The A - Z Guide: Veterans VA Disability Benefits
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Clear and Unmistakable Error

The CUE Claim

Clear and Unmistakable Error; CUE

The general rule for VA benefits is that a “final decision” denying a claim cannot be changed at some later time.  A veteran can file a new claim for the same condition based on new evidence, but the effective date of any award will be the date that the new (“re-opened”) claim was filed, not the date of the earlier denied claim.  That is why it is so important to keep a claim alive as long as possible by appealing denials whenever allowed.

An exception to the final decision rule is when a “Clear and Unmistakable Error” (also known as a “CUE”) occurred in an earlier decision.  If a claimant can establish CUE, VA is required to award the benefit as if the denial had not occurred.  VA rules allow a claimant to file a CUE claim at any time after a denial, so successful CUE claims can result in a large award of years or even decades of retroactive benefit payments.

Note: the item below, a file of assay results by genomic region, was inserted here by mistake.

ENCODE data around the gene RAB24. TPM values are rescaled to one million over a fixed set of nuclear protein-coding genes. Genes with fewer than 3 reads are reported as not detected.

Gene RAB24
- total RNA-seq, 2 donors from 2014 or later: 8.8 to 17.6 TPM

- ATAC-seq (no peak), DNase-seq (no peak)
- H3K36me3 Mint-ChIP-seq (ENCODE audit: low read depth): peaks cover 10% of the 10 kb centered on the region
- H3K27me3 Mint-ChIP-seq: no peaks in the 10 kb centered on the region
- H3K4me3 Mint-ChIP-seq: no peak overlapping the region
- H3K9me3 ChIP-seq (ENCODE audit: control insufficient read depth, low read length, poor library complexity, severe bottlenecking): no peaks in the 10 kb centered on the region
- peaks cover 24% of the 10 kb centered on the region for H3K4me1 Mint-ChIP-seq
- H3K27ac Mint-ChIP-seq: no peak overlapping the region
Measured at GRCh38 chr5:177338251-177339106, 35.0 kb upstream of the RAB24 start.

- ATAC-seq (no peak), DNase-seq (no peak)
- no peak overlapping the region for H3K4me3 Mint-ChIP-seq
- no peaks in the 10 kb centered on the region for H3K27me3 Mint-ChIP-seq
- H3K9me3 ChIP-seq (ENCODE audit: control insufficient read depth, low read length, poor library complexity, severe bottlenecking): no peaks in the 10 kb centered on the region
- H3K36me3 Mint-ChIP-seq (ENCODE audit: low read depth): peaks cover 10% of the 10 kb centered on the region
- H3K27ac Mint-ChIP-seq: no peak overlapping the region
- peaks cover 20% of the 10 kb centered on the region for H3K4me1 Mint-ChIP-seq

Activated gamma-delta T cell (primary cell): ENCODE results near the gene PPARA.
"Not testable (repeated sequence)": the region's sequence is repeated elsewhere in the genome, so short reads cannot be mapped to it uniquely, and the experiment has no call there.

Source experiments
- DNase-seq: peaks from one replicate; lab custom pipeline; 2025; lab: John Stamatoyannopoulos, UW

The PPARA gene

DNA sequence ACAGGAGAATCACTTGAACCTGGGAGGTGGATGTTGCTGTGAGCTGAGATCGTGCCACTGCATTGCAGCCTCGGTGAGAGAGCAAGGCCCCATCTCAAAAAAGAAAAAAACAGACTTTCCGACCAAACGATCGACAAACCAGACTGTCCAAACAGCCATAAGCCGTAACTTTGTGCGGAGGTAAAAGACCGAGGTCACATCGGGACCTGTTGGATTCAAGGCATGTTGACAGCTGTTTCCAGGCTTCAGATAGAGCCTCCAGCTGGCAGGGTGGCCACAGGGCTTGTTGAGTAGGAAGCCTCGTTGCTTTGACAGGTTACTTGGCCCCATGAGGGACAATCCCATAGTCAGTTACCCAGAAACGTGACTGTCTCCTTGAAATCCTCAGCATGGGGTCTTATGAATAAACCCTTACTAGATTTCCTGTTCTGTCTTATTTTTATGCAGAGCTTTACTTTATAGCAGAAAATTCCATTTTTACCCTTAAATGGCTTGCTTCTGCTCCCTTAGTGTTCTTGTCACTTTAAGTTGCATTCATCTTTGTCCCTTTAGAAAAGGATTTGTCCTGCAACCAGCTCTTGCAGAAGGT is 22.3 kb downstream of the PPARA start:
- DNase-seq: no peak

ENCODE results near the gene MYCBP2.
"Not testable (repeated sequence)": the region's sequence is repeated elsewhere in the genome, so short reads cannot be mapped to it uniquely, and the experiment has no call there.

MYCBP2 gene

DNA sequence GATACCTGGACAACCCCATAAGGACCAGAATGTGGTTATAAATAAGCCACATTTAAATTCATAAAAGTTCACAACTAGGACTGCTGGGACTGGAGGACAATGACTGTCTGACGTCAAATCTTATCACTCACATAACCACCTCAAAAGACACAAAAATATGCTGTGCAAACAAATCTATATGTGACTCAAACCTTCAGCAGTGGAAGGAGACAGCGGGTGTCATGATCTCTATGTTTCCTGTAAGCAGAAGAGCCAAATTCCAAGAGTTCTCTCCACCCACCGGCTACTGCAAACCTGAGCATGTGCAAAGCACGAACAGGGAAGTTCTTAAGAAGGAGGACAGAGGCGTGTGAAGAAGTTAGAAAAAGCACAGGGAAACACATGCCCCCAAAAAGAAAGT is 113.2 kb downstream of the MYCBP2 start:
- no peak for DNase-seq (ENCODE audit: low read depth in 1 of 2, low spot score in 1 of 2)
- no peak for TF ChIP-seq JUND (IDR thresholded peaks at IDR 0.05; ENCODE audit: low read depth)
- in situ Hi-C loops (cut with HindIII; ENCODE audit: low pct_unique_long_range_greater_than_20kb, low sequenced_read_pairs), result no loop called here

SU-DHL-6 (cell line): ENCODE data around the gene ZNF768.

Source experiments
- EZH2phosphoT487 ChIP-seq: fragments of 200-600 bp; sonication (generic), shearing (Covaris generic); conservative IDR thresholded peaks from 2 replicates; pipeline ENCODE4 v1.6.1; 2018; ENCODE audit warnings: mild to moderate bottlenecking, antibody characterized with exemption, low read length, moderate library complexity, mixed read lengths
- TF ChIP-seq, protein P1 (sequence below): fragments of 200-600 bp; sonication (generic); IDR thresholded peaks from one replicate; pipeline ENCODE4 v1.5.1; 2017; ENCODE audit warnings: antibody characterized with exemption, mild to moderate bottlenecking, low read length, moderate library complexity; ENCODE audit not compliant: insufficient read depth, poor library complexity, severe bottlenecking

Because CUE can result in very large payments many veterans attempt to claim CUE.  However, VA has established very specific regulations for claiming and supporting a CUE claim.  The result is that many veterans file CUE claims that have little chance of success either because they do not understand what a CUE is or how to file a proper CUE claim.

Veterans considering a CUE claim must understand the following important items:

* The rules for filing a CUE claim are not the same as a benefits claim
* A claimant can only file one CUE claim for any decision (only get one shot)
* The VA “duty to assist” does not apply to a CUE claim (adversarial action)
* A CUE claim must identify the specific error in the earlier decision